skip to main content

Search for: All records

Creators/Authors contains: "Albert, Helena"

Note: When clicking on a Digital Object Identifier (DOI) number, you will be taken to an external site maintained by the publisher. Some full text articles may not yet be available without a charge during the embargo (administrative interval).
What is a DOI Number?

Some links on this page may take you to non-federal websites. Their policies may differ from this site.

  1. Abstract Deception Island is one of the most active volcanoes in Antarctica with more than twenty explosive eruptions in the past two centuries. Any future volcanic eruption(s) is a serious concern for scientists and tourists, will be detrimental to marine ecosystems and could have an impact to global oceanographic processes. Currently, it is not possible to carry-out low and high frequency volcanic gas monitoring at Deception Island because of the arduous climatic conditions and its remote location. Helium, neon and argon isotopes measured in olivine samples of the main eruptive events (pre-, syn- and post caldera) offer insights into the processes governing its volcanic history. Our results show that: (i) ascending primitive magmas outgassed volatiles with a MORB-like helium isotopic signature ( 3 He/ 4 He ratio); and (ii) variations in the He isotope ratio, as well as intensive degassing evidenced by fractionated 4 He/ 40 Ar * values, occurred before the beginning of the main eruptive episodes. Our results show how the pre-eruptive noble gas signals of volcanic activity is an important step toward a better understanding of the magmatic dynamics and has the potential to improve eruption forecasting.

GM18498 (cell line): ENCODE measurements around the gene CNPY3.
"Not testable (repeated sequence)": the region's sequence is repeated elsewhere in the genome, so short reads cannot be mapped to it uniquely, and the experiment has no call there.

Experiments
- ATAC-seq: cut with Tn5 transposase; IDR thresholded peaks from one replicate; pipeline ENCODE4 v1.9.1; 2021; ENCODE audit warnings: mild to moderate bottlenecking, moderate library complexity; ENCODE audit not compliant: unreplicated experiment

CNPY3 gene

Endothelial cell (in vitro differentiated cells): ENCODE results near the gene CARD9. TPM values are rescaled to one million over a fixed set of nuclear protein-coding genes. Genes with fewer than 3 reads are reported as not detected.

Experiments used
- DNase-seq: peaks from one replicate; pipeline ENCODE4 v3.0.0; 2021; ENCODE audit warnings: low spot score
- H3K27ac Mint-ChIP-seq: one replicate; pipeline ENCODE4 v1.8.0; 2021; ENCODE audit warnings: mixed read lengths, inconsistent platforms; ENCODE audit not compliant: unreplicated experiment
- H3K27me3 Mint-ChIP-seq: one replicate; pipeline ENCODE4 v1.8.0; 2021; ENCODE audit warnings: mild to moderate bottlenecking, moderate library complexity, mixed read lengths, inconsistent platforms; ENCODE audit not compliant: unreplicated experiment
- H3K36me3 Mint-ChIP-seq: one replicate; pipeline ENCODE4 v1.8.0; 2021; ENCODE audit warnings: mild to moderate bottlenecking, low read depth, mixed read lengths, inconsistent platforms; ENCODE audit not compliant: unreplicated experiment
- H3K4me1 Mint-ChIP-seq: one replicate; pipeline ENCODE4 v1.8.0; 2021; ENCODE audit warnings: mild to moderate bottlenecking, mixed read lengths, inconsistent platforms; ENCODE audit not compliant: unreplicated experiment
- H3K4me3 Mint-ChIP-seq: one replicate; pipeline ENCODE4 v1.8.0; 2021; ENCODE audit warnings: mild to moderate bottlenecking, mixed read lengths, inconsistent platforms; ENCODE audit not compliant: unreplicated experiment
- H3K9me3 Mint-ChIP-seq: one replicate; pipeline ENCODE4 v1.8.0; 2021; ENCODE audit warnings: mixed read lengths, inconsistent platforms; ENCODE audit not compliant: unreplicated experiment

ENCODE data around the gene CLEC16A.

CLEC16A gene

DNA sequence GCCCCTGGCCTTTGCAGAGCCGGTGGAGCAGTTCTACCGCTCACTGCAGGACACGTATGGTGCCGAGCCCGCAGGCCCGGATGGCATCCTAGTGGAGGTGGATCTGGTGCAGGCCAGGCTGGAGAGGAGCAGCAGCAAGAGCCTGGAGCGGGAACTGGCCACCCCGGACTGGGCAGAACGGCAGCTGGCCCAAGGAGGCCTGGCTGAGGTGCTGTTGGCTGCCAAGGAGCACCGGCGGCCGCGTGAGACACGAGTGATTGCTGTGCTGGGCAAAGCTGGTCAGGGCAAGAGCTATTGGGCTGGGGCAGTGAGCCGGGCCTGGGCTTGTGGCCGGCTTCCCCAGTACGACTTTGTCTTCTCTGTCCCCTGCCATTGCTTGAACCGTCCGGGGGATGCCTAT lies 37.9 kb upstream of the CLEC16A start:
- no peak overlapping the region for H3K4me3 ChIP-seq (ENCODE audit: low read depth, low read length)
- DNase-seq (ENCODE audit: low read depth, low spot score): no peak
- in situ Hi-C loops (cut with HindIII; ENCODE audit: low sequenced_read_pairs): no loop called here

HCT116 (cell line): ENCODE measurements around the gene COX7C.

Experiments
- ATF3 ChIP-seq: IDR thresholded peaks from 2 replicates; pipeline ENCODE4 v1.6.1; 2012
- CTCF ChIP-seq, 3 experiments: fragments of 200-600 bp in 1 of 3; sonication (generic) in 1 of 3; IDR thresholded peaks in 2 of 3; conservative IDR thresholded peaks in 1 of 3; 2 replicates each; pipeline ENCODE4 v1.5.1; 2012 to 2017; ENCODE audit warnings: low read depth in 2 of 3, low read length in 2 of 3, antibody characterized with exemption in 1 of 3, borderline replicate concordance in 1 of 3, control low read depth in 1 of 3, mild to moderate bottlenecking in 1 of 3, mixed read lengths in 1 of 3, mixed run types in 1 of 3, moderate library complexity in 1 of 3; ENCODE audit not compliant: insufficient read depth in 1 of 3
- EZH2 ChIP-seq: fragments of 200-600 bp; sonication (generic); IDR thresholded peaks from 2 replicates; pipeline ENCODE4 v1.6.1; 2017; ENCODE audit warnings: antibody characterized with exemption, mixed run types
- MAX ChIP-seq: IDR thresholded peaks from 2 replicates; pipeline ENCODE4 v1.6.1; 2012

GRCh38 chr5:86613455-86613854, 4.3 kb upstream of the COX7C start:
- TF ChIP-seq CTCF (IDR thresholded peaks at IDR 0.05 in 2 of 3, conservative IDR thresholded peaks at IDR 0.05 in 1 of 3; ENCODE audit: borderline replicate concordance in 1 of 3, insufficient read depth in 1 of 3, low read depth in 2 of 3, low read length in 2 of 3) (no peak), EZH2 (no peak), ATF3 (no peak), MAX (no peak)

Free, publicly-accessible full text available December 1, 2023
  2. Abstract

    The processes and ranges of intensive variables that control magma transport and dyke propagation through the crust are poorly understood. Here we show that textural and compositional data of olivine crystals (Mg/Fe, Ni and P) from the tephra of the first months of Paricutin volcano monogenetic eruption (Mexico, 1943–1952) record fast growth and large temperature and oxygen fugacity gradients. We interpret that these gradients are due to convective magma transport in a propagating dyke to the Earth’s surface in less than a few days. The shortest time we have obtained is 0.1 day, and more than 50% of the calculated timescales are < 2 days for the earliest erupted tephra, which implies magma ascent rates of about 0.1 and 1 m s−1. The olivine zoning patterns change with the eruptive stratigraphy, and record a transition towards a more steady magma flow before the transition from explosive to effusive dynamics. Our results can inform numerical and experimental analogue models of dyke propagation, and thus facilitate a better understanding of the seismicity and other precursors of dyke-fed eruptions.